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How the CIMA Case Study Exams Work (An Overview)
- The aim of the CIMA Case Study Exams is to teach you how to APPLY your knowledge from the three objective test papers in the workplace.
- The exam sittings will be held during the fourth week (generally five days) in every exam-month –February/March, May, August and November
- The tests are sat on PC at Pearson VUE centres and are human marked
- You must be able to demonstrate that you can apply the following skills from the learning outcomes tested in the three OT exams to the particular business context set in the case – Technical skills, Business skills, People Skills and Leadership Skills
- The pass mark is 60%
- Your exam will be 3 hours long made up of 3-4 different time – bound sections and in each section there will be one or more tasks to complete. The requirements within these tasks will not always be easy to identify (this is a skill you will have to learn)
- You’ll receive pre seen material about a fictitious company around 7 weeks before your exam week to give you background information
- The exam will then give you updated information on the case and you must base your answers on the new situation brought up by this new unseen information
So how do you best prepare for such exams?
Well let’s look at my recommended steps below…
Step 1: Planning
Step 2: Studying
- Revise key theories from the 3 subject papers on your level and work through the material that is likely to be tested in your case study exam. Your case study study text will help you focus on the right topics and how they are relevant to the exam you are taking. There are also courses and masterclasses available which are really useful in helping you to revise these topics.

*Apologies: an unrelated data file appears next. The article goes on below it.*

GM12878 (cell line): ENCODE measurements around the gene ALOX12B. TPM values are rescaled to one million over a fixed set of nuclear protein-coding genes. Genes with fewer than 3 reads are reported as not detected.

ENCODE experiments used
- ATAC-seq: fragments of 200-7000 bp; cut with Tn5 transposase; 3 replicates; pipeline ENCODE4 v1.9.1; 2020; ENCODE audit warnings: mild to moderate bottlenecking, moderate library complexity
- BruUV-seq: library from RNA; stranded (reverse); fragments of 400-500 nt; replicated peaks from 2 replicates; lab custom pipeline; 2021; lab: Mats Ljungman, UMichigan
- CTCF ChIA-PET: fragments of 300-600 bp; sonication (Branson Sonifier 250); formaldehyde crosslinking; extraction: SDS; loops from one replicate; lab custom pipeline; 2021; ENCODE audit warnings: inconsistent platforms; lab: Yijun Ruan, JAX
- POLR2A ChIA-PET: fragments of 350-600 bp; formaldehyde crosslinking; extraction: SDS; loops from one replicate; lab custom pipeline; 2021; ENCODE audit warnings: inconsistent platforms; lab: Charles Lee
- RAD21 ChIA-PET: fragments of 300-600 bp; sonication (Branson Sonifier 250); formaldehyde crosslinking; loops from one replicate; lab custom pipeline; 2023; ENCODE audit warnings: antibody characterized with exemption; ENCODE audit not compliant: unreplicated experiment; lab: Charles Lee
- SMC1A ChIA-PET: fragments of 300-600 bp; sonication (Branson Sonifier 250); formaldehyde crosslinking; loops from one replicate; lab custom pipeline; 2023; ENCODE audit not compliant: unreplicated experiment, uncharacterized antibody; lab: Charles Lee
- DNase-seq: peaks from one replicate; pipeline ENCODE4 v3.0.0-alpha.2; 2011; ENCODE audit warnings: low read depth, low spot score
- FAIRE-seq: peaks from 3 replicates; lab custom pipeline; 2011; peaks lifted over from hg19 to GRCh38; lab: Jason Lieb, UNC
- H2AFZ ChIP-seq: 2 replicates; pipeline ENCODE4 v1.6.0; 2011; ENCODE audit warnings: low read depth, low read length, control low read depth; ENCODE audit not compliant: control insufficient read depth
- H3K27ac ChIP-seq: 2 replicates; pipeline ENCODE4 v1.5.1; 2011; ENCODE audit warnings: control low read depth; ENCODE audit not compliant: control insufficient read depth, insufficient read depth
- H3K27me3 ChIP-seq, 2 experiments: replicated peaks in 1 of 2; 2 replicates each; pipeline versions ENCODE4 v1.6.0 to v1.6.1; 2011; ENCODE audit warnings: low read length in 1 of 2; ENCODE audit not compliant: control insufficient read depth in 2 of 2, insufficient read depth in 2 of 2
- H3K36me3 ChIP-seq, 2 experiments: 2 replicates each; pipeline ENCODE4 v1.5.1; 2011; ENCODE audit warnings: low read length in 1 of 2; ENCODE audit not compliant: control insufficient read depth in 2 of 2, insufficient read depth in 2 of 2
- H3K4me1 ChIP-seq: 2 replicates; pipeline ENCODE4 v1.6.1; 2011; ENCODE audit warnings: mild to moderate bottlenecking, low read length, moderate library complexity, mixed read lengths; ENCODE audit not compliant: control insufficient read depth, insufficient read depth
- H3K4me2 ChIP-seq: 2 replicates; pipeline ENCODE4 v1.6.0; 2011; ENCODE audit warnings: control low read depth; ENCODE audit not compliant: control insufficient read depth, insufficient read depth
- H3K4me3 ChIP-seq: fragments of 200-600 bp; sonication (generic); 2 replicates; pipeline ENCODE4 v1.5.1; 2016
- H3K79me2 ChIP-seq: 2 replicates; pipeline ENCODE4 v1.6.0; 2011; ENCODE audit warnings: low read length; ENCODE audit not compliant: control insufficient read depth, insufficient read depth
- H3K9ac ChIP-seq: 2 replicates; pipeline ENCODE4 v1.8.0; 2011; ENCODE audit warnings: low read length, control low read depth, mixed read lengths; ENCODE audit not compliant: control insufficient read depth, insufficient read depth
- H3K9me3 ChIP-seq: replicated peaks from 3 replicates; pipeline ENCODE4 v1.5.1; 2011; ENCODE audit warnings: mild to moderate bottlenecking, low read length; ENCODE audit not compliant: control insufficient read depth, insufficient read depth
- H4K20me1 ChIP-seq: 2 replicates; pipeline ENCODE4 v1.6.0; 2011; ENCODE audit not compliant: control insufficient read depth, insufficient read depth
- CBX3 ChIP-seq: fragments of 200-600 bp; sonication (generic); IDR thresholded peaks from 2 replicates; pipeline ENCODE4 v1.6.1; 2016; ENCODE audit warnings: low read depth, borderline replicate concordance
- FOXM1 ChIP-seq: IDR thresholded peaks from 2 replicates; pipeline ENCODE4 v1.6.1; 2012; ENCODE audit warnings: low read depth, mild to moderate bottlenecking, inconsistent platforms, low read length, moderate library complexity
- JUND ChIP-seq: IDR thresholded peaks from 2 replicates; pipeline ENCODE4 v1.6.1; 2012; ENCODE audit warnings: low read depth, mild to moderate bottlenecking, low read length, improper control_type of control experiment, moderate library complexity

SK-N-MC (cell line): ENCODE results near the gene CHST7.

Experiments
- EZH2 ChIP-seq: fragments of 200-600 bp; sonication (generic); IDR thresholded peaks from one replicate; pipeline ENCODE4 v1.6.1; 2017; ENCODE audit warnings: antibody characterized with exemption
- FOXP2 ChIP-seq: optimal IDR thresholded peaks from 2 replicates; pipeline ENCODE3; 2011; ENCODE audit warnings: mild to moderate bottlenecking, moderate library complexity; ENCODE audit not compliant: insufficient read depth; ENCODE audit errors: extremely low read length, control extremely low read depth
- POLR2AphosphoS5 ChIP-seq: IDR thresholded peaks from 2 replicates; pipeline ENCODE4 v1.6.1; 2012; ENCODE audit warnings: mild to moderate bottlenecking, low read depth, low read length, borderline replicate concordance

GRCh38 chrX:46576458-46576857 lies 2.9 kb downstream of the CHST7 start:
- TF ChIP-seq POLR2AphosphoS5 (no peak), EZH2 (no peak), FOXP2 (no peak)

- Pre seen analysis – Work through the relevant pre seen material from CIMA Connect, paragraph by paragraph asking yourself which models/frameworks/techniques from the 3 objective test papers on your level seem the most relevant to that paragraph and make notes on your pre seen. More detailed advice on pre seen analysis here
- One Page Summary – summarise all the key information you have obtained from your pre seen analysis into a one page summary and revise regularly
- Top ten questions – List out the top ten likely questions you’ll be asked in your exam based on what your pre seen analysis suggests. Think about how you would deal with each to pass them should they come up.
- Business awareness – Keep up to date with what is going on in the business news as it may just be the case that a key issue you have identified earlier will be played out in the real world and so you’ll be able to use how they dealt with it (successfully or otherwise) to demonstrate your business skills in your exam
- Learn the exam technique required – the things to especially focus on are answer planning, time management, identifying all the requirements, reading the unseen and how to write your full answer to please the examiner.
Step 3: Exam Practice
- Learn the marking criteria – the four skill areas you need to pass
- Attempt full mock exams under timed conditionsand be strict with your time management
- Make sure you spend enough time on your answer plans and sense checking your answers for each section
- Review the solutions – You should review the solutions to your mocks. As you do so take note of the following key elements:
- What are the requirements and did you find them all?
- What models/theories have been used that you did not use?
- What are the key points that you did not make that you could use for similar issue in the future?
- Notice the style and approach of the solution and remind yourself of the writing style required to pass